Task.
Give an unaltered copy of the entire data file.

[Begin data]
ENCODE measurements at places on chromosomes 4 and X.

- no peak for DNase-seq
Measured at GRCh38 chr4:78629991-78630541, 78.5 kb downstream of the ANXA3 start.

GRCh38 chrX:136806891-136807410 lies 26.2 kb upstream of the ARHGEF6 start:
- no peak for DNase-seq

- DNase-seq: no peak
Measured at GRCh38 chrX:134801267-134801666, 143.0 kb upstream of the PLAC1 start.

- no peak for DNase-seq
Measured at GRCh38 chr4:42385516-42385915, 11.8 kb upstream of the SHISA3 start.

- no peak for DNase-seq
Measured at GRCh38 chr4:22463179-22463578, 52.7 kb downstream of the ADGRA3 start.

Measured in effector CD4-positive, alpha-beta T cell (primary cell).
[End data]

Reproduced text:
ENCODE measurements at places on chromosomes 4 and X.

- no peak for DNase-seq
Measured at GRCh38 chr4:78629991-78630541, 78.5 kb downstream of the ANXA3 start.

GRCh38 chrX:136806891-136807410 lies 26.2 kb upstream of the ARHGEF6 start:
- no peak for DNase-seq

- DNase-seq: no peak
Measured at GRCh38 chrX:134801267-134801666, 143.0 kb upstream of the PLAC1 start.

- no peak for DNase-seq
Measured at GRCh38 chr4:42385516-42385915, 11.8 kb upstream of the SHISA3 start.

- no peak for DNase-seq
Measured at GRCh38 chr4:22463179-22463578, 52.7 kb downstream of the ADGRA3 start.

Measured in effector CD4-positive, alpha-beta T cell (primary cell).